The display on the E61 is a lovely, proper 4:3 aspect ratio QVGA (320x240) resolution display. The display is excellent and the UI makes good use of the resolution resulting in very clear and sharp text and icons. The display is effortlessly readable in sunlight, too. It also comes with a light sensor that automatically adjusts the display brightness based on ambient lighting conditions, just like the BlackBerry Pearl.
Compared to Pocket PC phones and the Sony Ericsson M600i, etc., the E61 lacks a touch screen, so there’s no stylus and no handwriting recognition. The device is mainly competing with the BlackBerry, which also doesn’t have a touch screen, so this can’t exactly be put down as a shortcoming.
Operating System / User Interface
The E61 is a Nokia Smartphone, so obviously it runs Symbian OS 9.1 Series 60. The new Nokias all run Series 60 3rd Edition, and so does the E61. Traditionally, Series 60 is extremely slow and I hate to use it on the N70 or even the N80, but the 235MHZ TI OMAP processor on the E61 boosts Series 60 to near-Windows Mobile Smartphone speeds. This is the first time in years (after the refreshing 6630 speed) that I’ve felt good about using S60.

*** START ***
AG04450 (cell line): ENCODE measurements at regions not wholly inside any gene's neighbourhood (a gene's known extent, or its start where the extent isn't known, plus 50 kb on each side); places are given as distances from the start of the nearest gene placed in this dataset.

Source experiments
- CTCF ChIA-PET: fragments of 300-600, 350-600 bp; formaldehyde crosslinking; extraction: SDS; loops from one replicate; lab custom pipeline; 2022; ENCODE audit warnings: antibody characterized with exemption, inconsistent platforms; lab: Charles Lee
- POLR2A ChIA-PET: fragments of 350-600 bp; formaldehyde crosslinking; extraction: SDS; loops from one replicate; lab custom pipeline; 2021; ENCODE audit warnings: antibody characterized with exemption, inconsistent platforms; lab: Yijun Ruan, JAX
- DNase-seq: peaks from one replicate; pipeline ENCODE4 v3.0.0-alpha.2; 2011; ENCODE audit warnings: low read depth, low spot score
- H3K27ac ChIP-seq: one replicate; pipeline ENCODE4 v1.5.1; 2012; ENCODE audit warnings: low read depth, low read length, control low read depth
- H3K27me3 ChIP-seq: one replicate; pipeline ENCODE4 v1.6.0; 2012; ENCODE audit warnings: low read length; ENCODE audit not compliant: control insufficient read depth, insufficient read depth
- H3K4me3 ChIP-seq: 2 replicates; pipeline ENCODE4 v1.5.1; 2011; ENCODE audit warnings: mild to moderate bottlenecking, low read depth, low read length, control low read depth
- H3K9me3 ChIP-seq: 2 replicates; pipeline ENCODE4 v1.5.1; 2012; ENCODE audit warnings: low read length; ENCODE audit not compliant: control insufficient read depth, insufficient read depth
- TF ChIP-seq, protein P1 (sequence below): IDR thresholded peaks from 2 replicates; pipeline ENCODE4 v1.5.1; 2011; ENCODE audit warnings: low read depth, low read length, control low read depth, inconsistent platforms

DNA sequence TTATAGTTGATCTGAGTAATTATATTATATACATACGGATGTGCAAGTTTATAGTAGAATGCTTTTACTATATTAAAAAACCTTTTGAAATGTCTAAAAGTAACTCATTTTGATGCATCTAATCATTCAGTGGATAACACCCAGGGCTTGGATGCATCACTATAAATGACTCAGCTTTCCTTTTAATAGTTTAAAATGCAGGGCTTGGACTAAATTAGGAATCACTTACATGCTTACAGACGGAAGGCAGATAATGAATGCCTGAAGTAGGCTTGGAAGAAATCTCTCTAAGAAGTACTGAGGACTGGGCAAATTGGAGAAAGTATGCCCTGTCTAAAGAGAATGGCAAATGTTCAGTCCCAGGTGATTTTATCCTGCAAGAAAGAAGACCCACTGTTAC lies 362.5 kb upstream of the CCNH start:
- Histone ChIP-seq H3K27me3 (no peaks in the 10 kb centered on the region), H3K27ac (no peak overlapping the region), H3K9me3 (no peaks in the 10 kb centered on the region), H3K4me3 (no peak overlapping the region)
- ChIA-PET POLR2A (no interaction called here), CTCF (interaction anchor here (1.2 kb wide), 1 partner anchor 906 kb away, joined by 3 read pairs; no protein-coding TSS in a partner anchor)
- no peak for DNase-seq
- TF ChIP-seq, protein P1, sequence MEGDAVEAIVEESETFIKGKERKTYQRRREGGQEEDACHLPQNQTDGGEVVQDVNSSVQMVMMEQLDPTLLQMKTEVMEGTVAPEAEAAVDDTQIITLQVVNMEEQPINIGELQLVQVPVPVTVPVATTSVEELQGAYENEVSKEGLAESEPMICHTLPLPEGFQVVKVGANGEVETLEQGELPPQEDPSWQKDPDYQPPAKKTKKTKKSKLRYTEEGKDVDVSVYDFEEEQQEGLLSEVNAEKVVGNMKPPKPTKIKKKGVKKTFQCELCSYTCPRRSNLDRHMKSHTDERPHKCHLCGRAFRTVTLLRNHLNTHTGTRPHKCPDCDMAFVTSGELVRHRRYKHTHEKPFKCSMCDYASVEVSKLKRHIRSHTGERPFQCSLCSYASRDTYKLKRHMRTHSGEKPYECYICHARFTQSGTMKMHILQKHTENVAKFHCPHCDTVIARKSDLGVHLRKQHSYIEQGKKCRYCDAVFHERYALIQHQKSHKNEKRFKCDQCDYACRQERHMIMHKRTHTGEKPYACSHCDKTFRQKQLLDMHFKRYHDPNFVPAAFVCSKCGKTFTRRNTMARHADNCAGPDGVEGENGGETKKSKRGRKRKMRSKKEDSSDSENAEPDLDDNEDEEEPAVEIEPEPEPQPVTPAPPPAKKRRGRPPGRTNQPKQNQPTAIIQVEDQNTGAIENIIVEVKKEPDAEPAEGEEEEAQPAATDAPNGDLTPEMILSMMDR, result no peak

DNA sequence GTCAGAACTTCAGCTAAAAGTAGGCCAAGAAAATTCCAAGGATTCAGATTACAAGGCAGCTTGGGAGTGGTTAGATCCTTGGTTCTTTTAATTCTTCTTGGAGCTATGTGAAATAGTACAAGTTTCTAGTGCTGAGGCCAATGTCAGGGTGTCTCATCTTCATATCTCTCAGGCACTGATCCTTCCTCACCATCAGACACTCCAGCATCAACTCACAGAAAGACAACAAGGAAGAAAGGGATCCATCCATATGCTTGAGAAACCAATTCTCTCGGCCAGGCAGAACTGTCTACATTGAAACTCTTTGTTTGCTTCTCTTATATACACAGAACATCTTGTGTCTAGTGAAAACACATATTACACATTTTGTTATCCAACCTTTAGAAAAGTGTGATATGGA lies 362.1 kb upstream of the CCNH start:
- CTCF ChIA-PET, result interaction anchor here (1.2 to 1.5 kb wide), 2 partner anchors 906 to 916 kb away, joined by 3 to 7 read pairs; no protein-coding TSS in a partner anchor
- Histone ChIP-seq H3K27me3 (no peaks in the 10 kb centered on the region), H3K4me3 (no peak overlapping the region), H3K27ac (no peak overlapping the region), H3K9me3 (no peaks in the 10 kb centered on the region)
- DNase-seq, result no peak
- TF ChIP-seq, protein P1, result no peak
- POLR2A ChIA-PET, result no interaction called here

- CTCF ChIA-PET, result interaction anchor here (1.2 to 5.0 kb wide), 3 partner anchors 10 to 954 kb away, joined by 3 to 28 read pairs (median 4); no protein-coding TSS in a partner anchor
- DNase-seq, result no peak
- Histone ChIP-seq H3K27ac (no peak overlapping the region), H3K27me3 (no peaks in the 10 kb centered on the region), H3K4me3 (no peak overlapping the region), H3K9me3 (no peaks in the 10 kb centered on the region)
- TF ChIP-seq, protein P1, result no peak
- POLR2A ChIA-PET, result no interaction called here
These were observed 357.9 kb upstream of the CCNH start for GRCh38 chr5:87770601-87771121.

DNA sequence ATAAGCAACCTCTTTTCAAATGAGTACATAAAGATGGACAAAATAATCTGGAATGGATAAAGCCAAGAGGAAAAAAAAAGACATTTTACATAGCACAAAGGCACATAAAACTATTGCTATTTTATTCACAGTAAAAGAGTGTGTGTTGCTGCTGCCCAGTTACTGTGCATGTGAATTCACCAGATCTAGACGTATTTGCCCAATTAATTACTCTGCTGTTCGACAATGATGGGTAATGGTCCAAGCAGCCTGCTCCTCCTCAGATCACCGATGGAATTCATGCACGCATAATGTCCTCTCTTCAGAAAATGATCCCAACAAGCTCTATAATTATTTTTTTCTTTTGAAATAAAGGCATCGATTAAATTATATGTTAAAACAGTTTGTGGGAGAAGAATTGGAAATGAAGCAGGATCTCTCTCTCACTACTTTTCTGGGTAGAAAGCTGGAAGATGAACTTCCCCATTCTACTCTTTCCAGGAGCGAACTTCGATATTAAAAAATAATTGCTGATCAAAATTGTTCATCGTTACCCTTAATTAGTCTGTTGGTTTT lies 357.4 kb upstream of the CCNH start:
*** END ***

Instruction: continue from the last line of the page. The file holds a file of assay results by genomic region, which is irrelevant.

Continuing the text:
The phone comes loaded with an office document/spreadsheet/presentation viewer and editor, a Wireless Village Instant Messaging client, a SIP VoIP client as well. There is also a whole lot of downloadable software and themes available on third party sites such as http://www.e-series.org. There are no games preloaded, but you can download Tiger Woods Golf and tee off.
Email and Web
Email is what this phone is about and you have an array of options here—Mail for Exchange, BlackBerry Connect and your standard IMAP4/POP3 email. We had some issues with using Mail for Exchange out of the box—turns out it needed a firmware update and that was solved. Reading and writing email and SMS messages on the E61 is a productive experience.
Browsing the web is so much more natural on the 4:3 aspect ratio screen on the E61 and the impressive Series 60 3rd Edition browser only makes things better. The entire page appears formatted and you can zoom in to areas for a closer look. You can also control the 'mouse cursor' using the navigation stick.
The E61, being a business phone, doesn’t sport a digital camera as many work places have now put a restriction on that. But otherwise, the E61 is quite feature packed in this department—MP3/AAC playback, 3GP/MPEG-4 video playback, Real media and Flash as well. The quality if the audio is quite good, but it’s a shame there’s no way to use your own headphones—the Pop port on the E61 restricts you to the headset that comes with it. The only other thing missing in the E61 is an FM radio tuner.